Effective control of Leptosphaeria maculans increases importance of L. biglobosa as a cause of phoma stem canker epidemics on oilseed rape

A - Papers appearing in refereed journals

Huang, Y-J., Sidique, S. N. M., Dewage, C. S. K., Gajula, L. H., Mitrousia, G. K., Qi, A., West, J. S. and Fitt, B. D. L. 2022. Effective control of Leptosphaeria maculans increases importance of L. biglobosa as a cause of phoma stem canker epidemics on oilseed rape. Pest Management Science. https://doi.org/10.1002/ps.7248

AuthorsHuang, Y-J., Sidique, S. N. M., Dewage, C. S. K., Gajula, L. H., Mitrousia, G. K., Qi, A., West, J. S. and Fitt, B. D. L.
Abstract

BACKGROUND: Phoma stem canker is a damaging disease of oilseed rape caused by two related fungal species, Leptosphaeria maculans and L. biglobosa. However, previous work has mainly focused on L. maculans and there has been little work on L. biglobosa. This work provides evidence of the importance of L. biglobosa to stem canker epidemics in the UK.
RESULTS: Quantification of L. maculans and L. biglobosa DNA using species-specific quantitative PCR showed that L. biglobosa caused both upper stem lesions and stem base cankers on nine oilseed rape cultivars in the UK. Upper stem lesions were mainly caused by L. biglobosa. For stem base cankers, there was more L. maculans DNA than L. biglobosa DNA in the susceptible cultivar Drakkar, while there was more L. biglobosa DNA than L. maculans DNA in cultivars with the resistance gene Rlm7 against L. maculans. The frequency of L. biglobosa detected in stem base cankers increased from 14% in 2000 to 95% in 2013. Ascospores of L. biglobosa and L. maculans were mostly released on the same days and the number of L. biglobosa ascospores in air samples increased from the 2010/2011 to 2012/2013 growing seasons.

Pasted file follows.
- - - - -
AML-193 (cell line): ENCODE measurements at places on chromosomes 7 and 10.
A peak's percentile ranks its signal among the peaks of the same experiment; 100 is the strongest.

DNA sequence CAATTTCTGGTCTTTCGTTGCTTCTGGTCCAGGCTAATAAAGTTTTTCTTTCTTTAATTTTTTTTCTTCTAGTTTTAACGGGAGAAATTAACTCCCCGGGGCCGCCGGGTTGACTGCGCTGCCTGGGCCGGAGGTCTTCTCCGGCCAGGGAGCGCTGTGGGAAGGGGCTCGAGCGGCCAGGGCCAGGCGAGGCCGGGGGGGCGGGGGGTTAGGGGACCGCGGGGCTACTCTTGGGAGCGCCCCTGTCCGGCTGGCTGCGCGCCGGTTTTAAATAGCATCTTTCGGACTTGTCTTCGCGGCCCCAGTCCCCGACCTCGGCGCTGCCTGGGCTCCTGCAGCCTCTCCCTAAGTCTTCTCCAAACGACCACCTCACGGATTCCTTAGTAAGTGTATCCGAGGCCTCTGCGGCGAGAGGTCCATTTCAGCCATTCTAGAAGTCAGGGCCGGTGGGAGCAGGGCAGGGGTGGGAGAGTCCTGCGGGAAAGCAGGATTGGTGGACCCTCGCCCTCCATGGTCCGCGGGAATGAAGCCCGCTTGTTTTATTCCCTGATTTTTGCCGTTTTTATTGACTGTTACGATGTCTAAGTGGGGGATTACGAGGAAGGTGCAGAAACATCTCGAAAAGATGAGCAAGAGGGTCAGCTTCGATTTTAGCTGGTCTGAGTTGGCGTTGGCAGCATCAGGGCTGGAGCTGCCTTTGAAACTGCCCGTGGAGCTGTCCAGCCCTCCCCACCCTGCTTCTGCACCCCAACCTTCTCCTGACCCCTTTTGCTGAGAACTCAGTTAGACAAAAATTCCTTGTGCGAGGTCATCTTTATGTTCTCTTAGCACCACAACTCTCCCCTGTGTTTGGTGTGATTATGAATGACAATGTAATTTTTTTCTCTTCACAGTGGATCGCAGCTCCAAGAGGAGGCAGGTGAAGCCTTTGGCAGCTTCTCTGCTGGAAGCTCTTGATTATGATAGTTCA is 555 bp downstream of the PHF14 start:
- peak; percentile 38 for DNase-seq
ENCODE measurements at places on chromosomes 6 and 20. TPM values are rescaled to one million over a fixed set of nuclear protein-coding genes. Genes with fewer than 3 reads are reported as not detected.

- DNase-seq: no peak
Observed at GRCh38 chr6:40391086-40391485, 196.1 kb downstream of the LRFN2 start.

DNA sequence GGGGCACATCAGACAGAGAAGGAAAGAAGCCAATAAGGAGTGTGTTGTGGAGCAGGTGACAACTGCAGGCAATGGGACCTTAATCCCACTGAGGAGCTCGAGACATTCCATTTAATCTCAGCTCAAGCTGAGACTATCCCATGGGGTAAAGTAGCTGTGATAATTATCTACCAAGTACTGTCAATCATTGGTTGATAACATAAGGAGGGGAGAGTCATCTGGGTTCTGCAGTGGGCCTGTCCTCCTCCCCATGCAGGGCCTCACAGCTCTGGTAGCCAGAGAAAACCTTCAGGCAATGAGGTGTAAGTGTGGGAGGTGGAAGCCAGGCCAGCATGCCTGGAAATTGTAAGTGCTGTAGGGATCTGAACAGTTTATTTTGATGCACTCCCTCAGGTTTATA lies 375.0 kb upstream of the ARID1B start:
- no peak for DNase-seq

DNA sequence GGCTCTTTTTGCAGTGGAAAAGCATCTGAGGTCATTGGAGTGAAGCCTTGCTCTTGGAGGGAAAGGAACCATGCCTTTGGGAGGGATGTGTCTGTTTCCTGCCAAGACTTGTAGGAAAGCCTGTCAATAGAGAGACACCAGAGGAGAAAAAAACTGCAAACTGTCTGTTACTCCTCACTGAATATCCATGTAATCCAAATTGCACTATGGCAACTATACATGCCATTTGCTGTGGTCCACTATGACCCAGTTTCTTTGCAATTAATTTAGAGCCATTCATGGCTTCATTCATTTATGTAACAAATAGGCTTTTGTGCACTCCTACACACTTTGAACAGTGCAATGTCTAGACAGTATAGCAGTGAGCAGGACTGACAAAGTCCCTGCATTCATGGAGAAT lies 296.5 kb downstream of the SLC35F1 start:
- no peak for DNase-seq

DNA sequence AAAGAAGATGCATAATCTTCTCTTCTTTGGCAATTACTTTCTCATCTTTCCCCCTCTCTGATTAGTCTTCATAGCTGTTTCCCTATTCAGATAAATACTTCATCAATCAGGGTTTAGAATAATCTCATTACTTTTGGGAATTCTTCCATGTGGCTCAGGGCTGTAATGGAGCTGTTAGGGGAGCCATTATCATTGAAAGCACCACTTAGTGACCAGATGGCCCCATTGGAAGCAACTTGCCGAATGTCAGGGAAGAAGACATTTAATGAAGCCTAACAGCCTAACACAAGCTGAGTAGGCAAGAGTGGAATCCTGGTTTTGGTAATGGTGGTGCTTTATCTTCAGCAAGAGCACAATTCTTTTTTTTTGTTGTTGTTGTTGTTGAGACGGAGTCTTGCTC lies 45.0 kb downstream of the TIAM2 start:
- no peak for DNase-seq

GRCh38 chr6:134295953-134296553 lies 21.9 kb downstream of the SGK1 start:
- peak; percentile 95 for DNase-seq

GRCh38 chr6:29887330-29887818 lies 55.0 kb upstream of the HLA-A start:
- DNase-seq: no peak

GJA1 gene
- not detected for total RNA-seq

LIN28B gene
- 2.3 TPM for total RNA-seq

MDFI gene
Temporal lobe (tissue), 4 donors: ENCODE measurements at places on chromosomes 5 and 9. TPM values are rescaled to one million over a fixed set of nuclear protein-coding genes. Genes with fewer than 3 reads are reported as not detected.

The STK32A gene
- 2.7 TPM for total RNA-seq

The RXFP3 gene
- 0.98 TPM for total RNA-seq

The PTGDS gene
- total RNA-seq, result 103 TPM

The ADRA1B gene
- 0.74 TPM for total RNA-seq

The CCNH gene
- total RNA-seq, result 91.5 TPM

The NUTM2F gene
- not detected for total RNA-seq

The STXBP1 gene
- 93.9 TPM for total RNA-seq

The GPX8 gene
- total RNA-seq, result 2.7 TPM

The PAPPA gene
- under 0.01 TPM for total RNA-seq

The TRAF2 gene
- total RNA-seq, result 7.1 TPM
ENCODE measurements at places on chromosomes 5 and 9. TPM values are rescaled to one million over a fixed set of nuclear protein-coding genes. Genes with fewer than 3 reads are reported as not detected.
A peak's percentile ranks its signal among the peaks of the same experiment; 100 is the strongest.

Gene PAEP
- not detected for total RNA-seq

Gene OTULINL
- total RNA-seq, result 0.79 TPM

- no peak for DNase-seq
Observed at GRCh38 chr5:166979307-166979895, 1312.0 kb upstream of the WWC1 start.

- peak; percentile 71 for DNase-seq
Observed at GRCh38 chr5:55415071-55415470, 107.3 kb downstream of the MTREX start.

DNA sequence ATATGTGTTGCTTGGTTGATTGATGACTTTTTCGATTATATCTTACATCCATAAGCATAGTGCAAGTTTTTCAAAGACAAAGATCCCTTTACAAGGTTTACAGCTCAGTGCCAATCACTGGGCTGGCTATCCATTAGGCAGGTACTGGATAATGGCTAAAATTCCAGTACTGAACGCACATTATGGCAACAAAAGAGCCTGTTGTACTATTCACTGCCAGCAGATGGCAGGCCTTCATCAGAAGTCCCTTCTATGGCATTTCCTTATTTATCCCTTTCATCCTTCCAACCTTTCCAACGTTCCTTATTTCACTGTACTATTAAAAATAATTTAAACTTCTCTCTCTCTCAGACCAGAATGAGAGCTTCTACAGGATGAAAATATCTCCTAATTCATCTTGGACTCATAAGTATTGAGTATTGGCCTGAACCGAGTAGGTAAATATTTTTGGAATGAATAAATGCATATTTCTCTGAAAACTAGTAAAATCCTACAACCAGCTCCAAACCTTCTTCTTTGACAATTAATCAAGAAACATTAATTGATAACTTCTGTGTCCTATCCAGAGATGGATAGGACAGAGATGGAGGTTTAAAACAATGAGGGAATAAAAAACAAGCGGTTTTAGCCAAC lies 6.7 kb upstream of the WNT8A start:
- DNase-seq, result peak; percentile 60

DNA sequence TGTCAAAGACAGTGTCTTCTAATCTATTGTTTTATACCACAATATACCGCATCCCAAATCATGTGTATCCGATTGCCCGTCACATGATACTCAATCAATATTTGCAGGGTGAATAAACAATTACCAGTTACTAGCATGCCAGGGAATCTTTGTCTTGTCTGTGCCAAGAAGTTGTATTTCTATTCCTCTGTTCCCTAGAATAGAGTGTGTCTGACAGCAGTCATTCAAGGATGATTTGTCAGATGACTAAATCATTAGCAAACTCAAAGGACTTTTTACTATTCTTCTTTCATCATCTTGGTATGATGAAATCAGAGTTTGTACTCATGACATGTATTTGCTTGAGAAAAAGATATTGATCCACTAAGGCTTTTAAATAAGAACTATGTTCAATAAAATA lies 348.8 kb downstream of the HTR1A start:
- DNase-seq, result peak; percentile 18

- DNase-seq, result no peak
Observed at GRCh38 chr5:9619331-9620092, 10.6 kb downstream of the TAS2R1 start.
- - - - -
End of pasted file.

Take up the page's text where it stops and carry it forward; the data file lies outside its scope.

CONCLUSION: Effective control of L. maculans increased infection by L. biglobosa, causing severe upper stem lesions and stem base cankers, leading to yield losses. The importance of L. biglobosa to phoma stem canker epidemics needs to target both L. maculans and L. biglobosa.

KeywordsBlackleg; canola; Canola; Coexistent pathogens; Disease control; Phoma stem canker; Yield loss; Oilseed rape
Year of Publication2022
JournalPest Management Science
Digital Object Identifier (DOI)https://doi.org/10.1002/ps.7248
Web address (URL)https://onlinelibrary.wiley.com/doi/full/10.1002/ps.7248
Open accessPublished as ‘gold’ (paid) open access
FunderBiotechnology and Biological Sciences Research Council
Innovate UK
Department of Environment, Food and Rural Affairs
Funder project or code'Innovate UK': Advancing Earth Observation Applications in Agriculture:developing wall-to-wall data products to improve environmental compliance
BB/M028348/1
BB/P00489X/1
BB/I02100
BB/I0107585
Publisher's version
Accepted author manuscript
Supplemental file
Output statusPublished
Publication dates
Online26 Oct 2022
Publication process dates
Accepted26 Oct 2022
PublisherWiley
ISSN1526-498X

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